Plot Twists That Are More Famous Than The Movies Themselves
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Plot Twists That Are More Famous Than The Movies Themselves

Over 100 Ranker voters have come together to rank this list of Plot Twists That Are More Famous Than The Movies Themselves
Voting Rules

Vote up the twists that stand alone from their respective movies.

Plot twists have been a part of moviegoing since its origins. Audiences love to be surprised, and nothing accomplishes that quite as effectively as a story that springs an unexpected event upon the viewer, upending their instincts. If you're a regular movie watcher, you doubtlessly have your own personal favorite, and you probably picked it because of the immense impact it had on you the first time you saw the film.

Some plot twists are so famous that you don't even need to have seen the movie in question to know about them. They have taken on lives of their own, becoming so talked-about, analyzed, and fawned over that people who barely pay attention to movies would still be familiar with them. The following are examples of this phenomenon. They're the best of the best when it comes to surprise twists, and they continue to have power despite being almost universally known. 

  • The beauty of The Sixth Sense was that, when it came out in 1999, nobody knew it even had a twist. It was positioned as the story of Cole Sear (Haley Joel Osment), a tormented child who sees ghosts, and Malcolm Crowe (Bruce Willis), the psychiatrist who tries to help him. The story unfolds in typical chiller fashion. Audiences follow along with Malcolm's perspective as he learns all about the paranormal realm from Cole's descriptions. Then, at the very end, writer/director M. Night Shyamalan pulls the rug out from everyone, revealing Malcolm has been dead since an incident early in the film, and Cole has been helping him to realize it and move on.

    Buzz over the movie quickly grew as word got out that it contained a shocking surprise. An Oscar nomination in the Best Picture category helped fuel interest in The Sixth Sense. Following its 1999 release, the quote “I see dead people,” entered the pop culture vocabulary, becoming one of the most recognizable snippets of dialogue in the history of film. Additionally, Shyamalan has now become notorious for making films with twist endings, so The Sixth Sense doesn't catch very many people off guard anymore.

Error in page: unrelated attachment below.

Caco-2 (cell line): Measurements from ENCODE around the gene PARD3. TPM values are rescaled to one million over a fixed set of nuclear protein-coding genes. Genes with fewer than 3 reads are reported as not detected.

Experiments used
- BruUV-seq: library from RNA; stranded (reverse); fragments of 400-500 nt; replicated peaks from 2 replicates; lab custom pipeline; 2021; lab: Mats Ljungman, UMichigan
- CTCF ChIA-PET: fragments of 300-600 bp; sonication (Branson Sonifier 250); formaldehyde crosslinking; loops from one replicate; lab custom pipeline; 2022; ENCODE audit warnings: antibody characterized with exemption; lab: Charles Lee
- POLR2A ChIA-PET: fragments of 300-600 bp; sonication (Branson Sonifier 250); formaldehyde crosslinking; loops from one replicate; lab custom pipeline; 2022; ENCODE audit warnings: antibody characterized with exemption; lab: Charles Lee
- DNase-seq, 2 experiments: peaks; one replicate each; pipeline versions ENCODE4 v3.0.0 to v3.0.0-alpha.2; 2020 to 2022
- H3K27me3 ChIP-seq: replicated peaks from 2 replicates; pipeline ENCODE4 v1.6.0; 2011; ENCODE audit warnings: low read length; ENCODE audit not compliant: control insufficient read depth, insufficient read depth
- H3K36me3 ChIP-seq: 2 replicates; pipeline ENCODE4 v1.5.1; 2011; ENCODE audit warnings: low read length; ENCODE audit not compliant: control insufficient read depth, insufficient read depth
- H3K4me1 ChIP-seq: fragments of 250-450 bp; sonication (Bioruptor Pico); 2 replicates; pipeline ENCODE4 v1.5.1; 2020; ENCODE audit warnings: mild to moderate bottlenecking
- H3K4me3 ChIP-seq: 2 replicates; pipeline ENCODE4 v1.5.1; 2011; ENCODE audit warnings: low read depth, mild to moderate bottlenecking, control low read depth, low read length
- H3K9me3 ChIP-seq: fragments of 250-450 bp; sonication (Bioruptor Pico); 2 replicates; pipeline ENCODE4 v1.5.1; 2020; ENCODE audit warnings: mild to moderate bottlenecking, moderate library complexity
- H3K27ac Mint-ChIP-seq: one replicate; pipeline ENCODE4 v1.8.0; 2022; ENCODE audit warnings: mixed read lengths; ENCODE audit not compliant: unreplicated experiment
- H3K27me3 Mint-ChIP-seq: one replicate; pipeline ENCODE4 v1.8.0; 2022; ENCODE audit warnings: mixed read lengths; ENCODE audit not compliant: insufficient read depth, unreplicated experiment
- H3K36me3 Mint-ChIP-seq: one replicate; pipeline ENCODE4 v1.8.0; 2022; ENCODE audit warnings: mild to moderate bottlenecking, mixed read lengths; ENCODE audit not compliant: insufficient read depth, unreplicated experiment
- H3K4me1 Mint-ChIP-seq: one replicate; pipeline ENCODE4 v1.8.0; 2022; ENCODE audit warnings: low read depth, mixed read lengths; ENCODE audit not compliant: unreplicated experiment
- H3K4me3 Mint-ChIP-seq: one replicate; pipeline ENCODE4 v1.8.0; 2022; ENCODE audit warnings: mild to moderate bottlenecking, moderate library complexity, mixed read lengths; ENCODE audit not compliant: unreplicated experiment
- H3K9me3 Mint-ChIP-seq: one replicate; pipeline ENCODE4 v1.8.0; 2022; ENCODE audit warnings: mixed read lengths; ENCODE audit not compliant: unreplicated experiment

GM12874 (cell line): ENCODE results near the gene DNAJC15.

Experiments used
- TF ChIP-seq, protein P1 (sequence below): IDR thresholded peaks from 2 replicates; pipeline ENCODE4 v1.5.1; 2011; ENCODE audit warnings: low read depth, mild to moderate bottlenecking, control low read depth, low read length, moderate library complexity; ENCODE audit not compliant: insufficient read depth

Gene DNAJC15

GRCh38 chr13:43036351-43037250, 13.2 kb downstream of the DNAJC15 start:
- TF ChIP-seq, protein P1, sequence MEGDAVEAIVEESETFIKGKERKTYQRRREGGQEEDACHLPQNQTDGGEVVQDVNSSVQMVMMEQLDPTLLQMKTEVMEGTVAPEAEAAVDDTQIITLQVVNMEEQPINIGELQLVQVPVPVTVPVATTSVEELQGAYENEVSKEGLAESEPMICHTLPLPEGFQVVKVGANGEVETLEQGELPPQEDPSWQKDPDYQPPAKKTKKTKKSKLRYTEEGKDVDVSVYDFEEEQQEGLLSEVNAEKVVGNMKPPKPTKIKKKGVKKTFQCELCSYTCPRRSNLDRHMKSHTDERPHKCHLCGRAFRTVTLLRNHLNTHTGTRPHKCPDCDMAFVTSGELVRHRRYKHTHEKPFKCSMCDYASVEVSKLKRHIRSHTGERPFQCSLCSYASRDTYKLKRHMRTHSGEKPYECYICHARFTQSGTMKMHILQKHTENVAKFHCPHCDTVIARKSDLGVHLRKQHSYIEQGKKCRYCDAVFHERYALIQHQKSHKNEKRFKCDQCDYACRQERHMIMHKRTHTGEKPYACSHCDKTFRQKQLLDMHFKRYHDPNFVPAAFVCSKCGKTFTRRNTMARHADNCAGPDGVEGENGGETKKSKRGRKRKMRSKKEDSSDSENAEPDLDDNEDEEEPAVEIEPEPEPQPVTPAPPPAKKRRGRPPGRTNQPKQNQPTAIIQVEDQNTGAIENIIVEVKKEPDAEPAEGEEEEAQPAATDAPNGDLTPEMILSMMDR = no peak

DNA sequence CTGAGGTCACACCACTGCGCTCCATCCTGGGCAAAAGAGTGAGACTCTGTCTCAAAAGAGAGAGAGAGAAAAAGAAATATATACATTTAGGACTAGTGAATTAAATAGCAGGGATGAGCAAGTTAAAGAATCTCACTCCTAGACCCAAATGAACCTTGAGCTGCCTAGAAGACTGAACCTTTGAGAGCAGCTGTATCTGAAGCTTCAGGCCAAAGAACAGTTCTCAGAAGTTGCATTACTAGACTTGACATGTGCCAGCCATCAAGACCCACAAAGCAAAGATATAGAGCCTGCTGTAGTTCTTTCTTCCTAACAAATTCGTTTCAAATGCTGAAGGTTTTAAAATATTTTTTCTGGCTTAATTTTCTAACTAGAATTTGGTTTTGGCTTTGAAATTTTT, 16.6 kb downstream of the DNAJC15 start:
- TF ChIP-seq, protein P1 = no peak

135 votes
  • The 1968 sci-fi classic Planet of the Apes follows a group of astronauts, led by George Taylor (Charlton Heston), who awaken from hibernation, only to have their spacecraft crash land on a mysterious planet ruled by intelligent apes. To their dismay, the apes keep humans as slaves. Taylor eventually escapes enslavement and takes off on horseback, along with another captive, Nova (Linda Harrison). Reaching the shore, he discovers ruins of the Statue of Liberty sticking out of the sand, revealing this isn't a far-off planet at all - it's Earth, devastated by a nuclear war that broke out while the astronauts were asleep in space.

    This revelation comes in the very last shot of Planet of the Apes. That ability to change viewers' understanding of the story in the final seconds has afforded this moment great fame in the decades since it was released. The reveal is one of the most celebrated in movie history, leading other films and TV shows, including Spaceballs, Jay and Silent Bob Strike Back, and The Simpsons, to parody the twist - ensuring most modern audiences will have heard of it before seeing Planet of the Apes.

    110 votes
  • The first clue that all is not what it seems in Fight Club is that the main character (played by Edward Norton) has no name. He's credited as “The Narrator,” aligning with the narrator of Chuck Palahniuk's novel that the film is based on. Frustrated by modern society and the obsession with status, he finally finds an outlet with the help of Tyler Durden (Brad Pitt). Tyler helps the Narrator start a fight club, which then leads to the formation of a chaotic group called Project Mayhem. The Narrator's perception grows blurred as he grows uneasy with Tyler's planned acts of domestic terrorism, and when he aims to stop Tyler from going too far, he finally realizes he is Tyler. The two men share one body, but are separate personalities.